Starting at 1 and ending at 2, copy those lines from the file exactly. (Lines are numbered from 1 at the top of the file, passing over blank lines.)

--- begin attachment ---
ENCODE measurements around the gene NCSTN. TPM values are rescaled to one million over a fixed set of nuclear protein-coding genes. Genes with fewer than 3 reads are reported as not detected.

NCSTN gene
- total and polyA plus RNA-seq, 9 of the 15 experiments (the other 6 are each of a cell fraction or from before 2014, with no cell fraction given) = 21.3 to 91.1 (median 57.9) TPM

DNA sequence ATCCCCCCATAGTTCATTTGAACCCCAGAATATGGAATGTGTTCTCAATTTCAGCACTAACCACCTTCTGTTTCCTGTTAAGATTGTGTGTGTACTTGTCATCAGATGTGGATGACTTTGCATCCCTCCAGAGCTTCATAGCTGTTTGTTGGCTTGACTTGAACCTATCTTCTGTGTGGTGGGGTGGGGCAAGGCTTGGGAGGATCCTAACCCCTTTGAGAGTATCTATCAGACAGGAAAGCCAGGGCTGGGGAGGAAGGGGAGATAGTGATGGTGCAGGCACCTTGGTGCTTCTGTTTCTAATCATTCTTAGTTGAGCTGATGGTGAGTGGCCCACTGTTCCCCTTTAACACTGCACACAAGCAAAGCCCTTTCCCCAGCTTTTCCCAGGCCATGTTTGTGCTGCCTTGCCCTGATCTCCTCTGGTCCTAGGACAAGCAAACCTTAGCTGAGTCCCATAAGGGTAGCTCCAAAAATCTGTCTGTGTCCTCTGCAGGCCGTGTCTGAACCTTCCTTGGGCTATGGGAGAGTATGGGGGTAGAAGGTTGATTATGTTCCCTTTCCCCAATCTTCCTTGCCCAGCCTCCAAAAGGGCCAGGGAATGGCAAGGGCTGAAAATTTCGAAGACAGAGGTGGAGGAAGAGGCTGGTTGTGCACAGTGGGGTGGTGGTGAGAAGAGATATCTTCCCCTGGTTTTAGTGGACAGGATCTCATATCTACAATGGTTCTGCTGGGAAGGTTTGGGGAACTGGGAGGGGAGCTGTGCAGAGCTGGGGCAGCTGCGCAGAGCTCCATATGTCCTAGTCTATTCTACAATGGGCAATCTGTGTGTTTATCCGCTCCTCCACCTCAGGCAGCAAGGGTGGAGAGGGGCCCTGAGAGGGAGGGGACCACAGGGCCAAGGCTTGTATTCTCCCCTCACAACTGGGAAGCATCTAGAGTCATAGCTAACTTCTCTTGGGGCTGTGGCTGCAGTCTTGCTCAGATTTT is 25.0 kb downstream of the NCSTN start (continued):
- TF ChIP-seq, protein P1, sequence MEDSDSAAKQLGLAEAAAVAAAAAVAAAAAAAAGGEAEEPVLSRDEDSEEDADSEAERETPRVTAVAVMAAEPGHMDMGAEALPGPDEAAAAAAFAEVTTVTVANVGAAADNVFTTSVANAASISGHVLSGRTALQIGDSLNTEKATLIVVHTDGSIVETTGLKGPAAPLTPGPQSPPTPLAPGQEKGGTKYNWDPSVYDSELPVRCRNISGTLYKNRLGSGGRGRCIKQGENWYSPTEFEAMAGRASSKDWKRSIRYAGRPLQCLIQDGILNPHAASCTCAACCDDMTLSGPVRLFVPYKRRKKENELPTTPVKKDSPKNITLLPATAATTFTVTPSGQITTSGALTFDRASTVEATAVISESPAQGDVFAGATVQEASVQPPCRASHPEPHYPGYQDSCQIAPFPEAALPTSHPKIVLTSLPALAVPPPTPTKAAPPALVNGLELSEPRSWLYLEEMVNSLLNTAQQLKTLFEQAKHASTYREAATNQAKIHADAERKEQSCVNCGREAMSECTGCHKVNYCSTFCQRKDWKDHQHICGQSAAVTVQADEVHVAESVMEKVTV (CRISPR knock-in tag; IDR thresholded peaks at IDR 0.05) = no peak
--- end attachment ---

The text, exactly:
ENCODE measurements around the gene NCSTN. TPM values are rescaled to one million over a fixed set of nuclear protein-coding genes. Genes with fewer than 3 reads are reported as not detected.

NCSTN gene